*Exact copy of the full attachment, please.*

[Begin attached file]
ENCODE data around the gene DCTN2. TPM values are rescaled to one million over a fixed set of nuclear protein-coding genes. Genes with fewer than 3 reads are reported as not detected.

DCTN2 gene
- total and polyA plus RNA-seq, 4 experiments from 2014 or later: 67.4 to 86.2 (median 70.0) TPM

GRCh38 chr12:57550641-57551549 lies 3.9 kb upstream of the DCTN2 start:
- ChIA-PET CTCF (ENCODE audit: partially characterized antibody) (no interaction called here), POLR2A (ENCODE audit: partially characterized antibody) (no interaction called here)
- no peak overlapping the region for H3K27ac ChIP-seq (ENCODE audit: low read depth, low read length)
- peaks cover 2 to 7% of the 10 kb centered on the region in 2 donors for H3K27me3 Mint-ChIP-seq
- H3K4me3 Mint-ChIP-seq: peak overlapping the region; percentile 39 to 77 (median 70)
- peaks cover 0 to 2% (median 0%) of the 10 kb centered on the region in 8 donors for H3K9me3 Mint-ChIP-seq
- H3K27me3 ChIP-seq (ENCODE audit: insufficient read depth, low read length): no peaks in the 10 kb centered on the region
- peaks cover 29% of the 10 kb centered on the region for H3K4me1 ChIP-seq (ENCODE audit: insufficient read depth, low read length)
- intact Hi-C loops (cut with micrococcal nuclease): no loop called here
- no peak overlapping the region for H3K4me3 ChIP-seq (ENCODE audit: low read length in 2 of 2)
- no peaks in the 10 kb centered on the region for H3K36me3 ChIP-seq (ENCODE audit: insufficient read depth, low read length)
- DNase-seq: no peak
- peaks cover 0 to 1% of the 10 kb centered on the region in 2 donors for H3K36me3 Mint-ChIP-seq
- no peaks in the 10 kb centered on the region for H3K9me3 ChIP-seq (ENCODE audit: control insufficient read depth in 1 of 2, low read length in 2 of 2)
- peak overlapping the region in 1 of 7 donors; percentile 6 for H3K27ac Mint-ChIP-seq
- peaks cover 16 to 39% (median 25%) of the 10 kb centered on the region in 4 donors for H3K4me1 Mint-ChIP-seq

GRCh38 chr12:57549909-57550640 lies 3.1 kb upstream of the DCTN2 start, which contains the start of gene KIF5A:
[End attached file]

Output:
ENCODE data around the gene DCTN2. TPM values are rescaled to one million over a fixed set of nuclear protein-coding genes. Genes with fewer than 3 reads are reported as not detected.

DCTN2 gene
- total and polyA plus RNA-seq, 4 experiments from 2014 or later: 67.4 to 86.2 (median 70.0) TPM

GRCh38 chr12:57550641-57551549 lies 3.9 kb upstream of the DCTN2 start:
- ChIA-PET CTCF (ENCODE audit: partially characterized antibody) (no interaction called here), POLR2A (ENCODE audit: partially characterized antibody) (no interaction called here)
- no peak overlapping the region for H3K27ac ChIP-seq (ENCODE audit: low read depth, low read length)
- peaks cover 2 to 7% of the 10 kb centered on the region in 2 donors for H3K27me3 Mint-ChIP-seq
- H3K4me3 Mint-ChIP-seq: peak overlapping the region; percentile 39 to 77 (median 70)
- peaks cover 0 to 2% (median 0%) of the 10 kb centered on the region in 8 donors for H3K9me3 Mint-ChIP-seq
- H3K27me3 ChIP-seq (ENCODE audit: insufficient read depth, low read length): no peaks in the 10 kb centered on the region
- peaks cover 29% of the 10 kb centered on the region for H3K4me1 ChIP-seq (ENCODE audit: insufficient read depth, low read length)
- intact Hi-C loops (cut with micrococcal nuclease): no loop called here
- no peak overlapping the region for H3K4me3 ChIP-seq (ENCODE audit: low read length in 2 of 2)
- no peaks in the 10 kb centered on the region for H3K36me3 ChIP-seq (ENCODE audit: insufficient read depth, low read length)
- DNase-seq: no peak
- peaks cover 0 to 1% of the 10 kb centered on the region in 2 donors for H3K36me3 Mint-ChIP-seq
- no peaks in the 10 kb centered on the region for H3K9me3 ChIP-seq (ENCODE audit: control insufficient read depth in 1 of 2, low read length in 2 of 2)
- peak overlapping the region in 1 of 7 donors; percentile 6 for H3K27ac Mint-ChIP-seq
- peaks cover 16 to 39% (median 25%) of the 10 kb centered on the region in 4 donors for H3K4me1 Mint-ChIP-seq

GRCh38 chr12:57549909-57550640 lies 3.1 kb upstream of the DCTN2 start, which contains the start of gene KIF5A: